To get organized, embrace the power of NO

To get organized, embrace the power of NO

Do you feel disorganized and overwhelmed by the state of your home and belongings? Do you feel guilt over your possessions - too many, too messy, too scattered? Have you tried all the things and all the systems but still feel burdened by the C-word? (clutt*r)

We have a solution and it’s simple: embrace the power of NO. 

NO doesn’t mean yelling “no!” at your belongings in the hopes they will start dancing, a la Beauty and the Beast, and arrange themselves into a pleasing arrangement, thus solving your problems.

NO means Neutralize Objects.  

Let me explain…

The image above is of what? It’s a simple glass, just an object made to contain a beverage.

The glass has no inherent value until we start attaching thoughts to it. Thoughts like:

“That’s pretty, etched glassware looks elegant on a table” or

“Ew, that’s giving me PTSD of all the dusty antique stores my mom used to drag me into”

Those are kind of low impact thoughts, right?

Now, let’s assume the glass belongs to you and is part of a set of 24 that you inherited from your grandma.

In that case, you could have a variety of more intense thoughts associated with the glass, such as:

“Holy cow, where am I going to store these? I’m living van life now!”

“I can’t believe Grandma didn’t give me the silver instead when she knew that’s what I wanted”

“Now I can set a beautiful Thanksgiving table! I’m finally a grown up!”

And so on.

Different thoughts create different feelings in us such as guilt, anger, sadness, delight, pride, etc.

How can one item, a simple glass, evoke such different emotions? The glass doesn’t have magical abilities, it’s not the Goblet of Fire or the Holy Grail.  Objects themselves are powerless and can’t make us feel anything.

Here is the key (which is simple but also kind of magic): 

It’s our THOUGHTS about the objects that cause our feelings.

So if you’re having issues with your possessions, we suggest using the NO tool: neutralize the object. 

I’ll share a personal example to illustrate. Years ago, I inherited a full length mink coat from a beloved aunt who passed away. I wasn’t expecting to receive this coat the weekend that I went to New York City to assist in cleaning out her apartment so I had to wear it home on the plane back to Chicago. I was also given an elegant tweed suitcase (old school, no wheels) that I filled with various candlesticks and knick knacks that I had taken as mementos. It was raining the day I left and there were no taxis available so wearing the now dripping fur coat I dragged the suitcase blocks to the bus stop. (I looked like deposed royalty fleeing the country with my remaining valuables.) Back home, I stored the coat but never wore it as I am not a fan of the fur trade but dear lord, I couldn’t get rid of it, MY AUNT GAVE IT TO ME. So there it sat, in my closet, for years. I tried it on every once in a while, and eventually noticed that it had a huge rip in the shoulder. I researched costs to repair, how to alter/restyle furs into pillows, etc. because no matter how much I didn’t want the coat, I had to keep it because MY AUNT GAVE IT TO ME.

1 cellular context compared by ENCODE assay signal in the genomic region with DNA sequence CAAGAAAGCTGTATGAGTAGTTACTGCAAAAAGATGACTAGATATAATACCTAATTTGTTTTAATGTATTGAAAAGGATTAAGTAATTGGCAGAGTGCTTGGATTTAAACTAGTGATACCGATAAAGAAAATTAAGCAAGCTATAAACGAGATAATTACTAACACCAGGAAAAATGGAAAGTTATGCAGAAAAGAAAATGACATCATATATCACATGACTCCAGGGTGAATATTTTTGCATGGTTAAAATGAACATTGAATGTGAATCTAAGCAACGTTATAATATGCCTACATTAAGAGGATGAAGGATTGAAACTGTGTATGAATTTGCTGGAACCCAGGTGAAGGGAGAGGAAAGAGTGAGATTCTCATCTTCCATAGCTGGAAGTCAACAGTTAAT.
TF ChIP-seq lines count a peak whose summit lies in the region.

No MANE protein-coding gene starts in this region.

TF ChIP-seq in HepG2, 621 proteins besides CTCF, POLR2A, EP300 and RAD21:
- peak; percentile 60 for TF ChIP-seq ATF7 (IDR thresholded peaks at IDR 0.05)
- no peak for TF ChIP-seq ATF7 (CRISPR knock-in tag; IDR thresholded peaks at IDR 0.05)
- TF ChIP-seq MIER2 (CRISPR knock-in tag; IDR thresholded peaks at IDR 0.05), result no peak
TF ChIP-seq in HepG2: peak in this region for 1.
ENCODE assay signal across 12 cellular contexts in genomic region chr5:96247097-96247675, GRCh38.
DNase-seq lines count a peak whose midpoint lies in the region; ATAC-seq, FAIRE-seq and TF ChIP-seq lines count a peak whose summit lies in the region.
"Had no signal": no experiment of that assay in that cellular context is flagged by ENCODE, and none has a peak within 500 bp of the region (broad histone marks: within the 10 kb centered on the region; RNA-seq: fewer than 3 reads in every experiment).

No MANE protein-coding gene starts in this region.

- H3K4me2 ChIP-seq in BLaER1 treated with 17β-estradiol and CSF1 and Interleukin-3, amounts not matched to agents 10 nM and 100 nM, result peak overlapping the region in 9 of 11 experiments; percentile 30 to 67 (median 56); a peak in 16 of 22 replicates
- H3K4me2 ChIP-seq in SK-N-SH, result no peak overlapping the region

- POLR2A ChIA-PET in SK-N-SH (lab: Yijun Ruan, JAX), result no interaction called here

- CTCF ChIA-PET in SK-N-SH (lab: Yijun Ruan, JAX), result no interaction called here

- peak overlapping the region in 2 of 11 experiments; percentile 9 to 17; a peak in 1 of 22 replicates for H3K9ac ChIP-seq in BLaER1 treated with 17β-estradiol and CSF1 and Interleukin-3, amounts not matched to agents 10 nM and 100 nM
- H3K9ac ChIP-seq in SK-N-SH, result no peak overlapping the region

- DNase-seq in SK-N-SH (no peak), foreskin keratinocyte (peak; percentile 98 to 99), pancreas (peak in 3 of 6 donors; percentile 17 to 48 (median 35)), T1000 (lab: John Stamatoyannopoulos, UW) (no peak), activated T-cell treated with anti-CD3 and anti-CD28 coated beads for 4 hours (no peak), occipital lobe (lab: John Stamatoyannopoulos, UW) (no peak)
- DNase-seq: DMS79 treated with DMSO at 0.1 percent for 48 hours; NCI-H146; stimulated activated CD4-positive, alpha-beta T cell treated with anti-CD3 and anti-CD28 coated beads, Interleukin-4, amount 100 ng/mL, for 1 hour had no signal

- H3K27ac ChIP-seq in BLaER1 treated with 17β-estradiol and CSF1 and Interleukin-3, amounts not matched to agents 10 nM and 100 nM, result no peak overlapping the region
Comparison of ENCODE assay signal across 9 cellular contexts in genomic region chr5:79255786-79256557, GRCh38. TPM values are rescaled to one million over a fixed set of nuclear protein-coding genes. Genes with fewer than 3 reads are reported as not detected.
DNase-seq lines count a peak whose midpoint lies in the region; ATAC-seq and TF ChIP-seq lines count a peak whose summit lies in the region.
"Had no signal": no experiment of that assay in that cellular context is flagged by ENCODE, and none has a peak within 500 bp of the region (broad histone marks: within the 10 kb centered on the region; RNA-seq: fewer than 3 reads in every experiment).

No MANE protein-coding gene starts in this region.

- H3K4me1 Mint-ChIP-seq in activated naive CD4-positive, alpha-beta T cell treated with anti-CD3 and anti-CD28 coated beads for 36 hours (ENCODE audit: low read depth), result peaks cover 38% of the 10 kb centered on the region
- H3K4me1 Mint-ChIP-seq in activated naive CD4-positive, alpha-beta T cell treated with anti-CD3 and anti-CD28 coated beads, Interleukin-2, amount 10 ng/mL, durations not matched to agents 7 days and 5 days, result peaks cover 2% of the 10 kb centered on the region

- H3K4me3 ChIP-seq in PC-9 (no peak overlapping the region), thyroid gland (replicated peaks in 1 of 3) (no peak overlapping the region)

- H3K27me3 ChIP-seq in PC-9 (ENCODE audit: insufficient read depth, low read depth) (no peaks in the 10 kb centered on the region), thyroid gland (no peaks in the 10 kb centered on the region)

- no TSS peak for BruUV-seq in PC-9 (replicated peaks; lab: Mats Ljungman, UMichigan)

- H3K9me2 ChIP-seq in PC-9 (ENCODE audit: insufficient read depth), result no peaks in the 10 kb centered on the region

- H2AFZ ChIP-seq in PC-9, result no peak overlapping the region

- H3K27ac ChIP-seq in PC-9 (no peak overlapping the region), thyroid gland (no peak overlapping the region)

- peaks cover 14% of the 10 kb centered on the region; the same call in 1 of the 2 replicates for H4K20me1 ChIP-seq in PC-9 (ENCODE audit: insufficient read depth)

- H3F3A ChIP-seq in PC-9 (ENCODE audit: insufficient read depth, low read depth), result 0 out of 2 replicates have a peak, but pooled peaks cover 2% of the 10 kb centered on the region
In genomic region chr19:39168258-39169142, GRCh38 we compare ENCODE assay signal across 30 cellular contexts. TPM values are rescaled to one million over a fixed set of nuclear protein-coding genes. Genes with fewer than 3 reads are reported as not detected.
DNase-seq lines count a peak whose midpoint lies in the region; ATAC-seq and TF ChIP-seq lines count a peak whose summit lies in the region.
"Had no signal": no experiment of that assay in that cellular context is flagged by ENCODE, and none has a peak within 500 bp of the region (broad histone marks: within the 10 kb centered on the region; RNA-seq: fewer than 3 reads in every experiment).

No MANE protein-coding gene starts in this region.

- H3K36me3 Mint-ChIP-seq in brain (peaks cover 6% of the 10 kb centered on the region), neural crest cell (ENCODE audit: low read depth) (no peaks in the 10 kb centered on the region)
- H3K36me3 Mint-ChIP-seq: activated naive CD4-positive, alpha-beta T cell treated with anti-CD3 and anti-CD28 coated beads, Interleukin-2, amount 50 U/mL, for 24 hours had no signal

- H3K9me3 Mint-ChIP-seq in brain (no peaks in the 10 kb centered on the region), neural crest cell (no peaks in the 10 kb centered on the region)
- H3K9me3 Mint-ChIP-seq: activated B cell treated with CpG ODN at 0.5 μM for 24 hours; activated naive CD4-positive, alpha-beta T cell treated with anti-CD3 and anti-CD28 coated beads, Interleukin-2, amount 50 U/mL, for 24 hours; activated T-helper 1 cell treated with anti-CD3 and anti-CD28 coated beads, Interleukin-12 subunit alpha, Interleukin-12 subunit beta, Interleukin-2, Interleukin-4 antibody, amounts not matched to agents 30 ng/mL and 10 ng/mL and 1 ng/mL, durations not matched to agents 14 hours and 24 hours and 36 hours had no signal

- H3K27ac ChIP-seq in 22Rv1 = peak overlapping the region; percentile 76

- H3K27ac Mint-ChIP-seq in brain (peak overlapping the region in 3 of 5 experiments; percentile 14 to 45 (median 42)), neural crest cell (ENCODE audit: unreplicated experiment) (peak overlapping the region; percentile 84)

Then one day, in a moment of clarity, I just looked at the coat through a new lens and realized that it is simply a piece of clothing and one that doesn’t align with my values or style. Hanging onto this coat wasn’t going to bring my aunt back to life or the poor animals that gave their lives for the dang thing. Even if I kept it out of guilt (did I mention that MY AUNT GAVE IT TO ME?) it would eventually fall apart because that’s what happens to old furs. Once I neutralized the object in my mind, my emotions around it immediately dissipated.

I donated the fur to the local thrift shop and have imagined that it was either snatched up by a vintage-loving shopper or someone looking for an amazing Halloween costume. Either way, by releasing the coat - and my feelings attached to it - it got to provide some more use in the world  which it wouldn’t have done if it stayed locked in the emotional vault I had created for it.

If you are in a similar situation with some possessions of yours that are causing emotional conflict (guilt, anger, resentment) try neutralizing the object with these simple steps:

  • Write down on paper exactly what the object is - a glass, a coat, a ring  - without any sentimental language attached. Imagine how it would be described in an auction catalog, for example, it wouldn’t be listed as “Grandma’s pretty glassware.” 
  • Now that you’ve described the object in neutral terms, come up with a simple thought that reinforces that neutrality such as “that is a glass” or “that is a ring.” Sit with the object and really look at it while you repeat the thought to yourself. It seems overly obvious or simplistic but it will make you realize how much non factual layering you’ve unconsciously added to it.
  • Now consider a thought that aligns with 1) what you truly want to do with these things and 2) the feeling you want to have about your decision such as, “It was nice of Grandma to leave these to me but I don’t have room and they aren’t my style” or “Someone can really use these and will be thrilled to find them.”

That’s NO in a nutshell but we understand that getting from point A to point B might be more complicated in which case we invite you to check out our “Starter Guide to Overcoming Organizational Challenges” for more in-depth information.

To wrap up, it helps to remember that while you might get attached to your objects, you do have the power to detach and it’s easier than you think!


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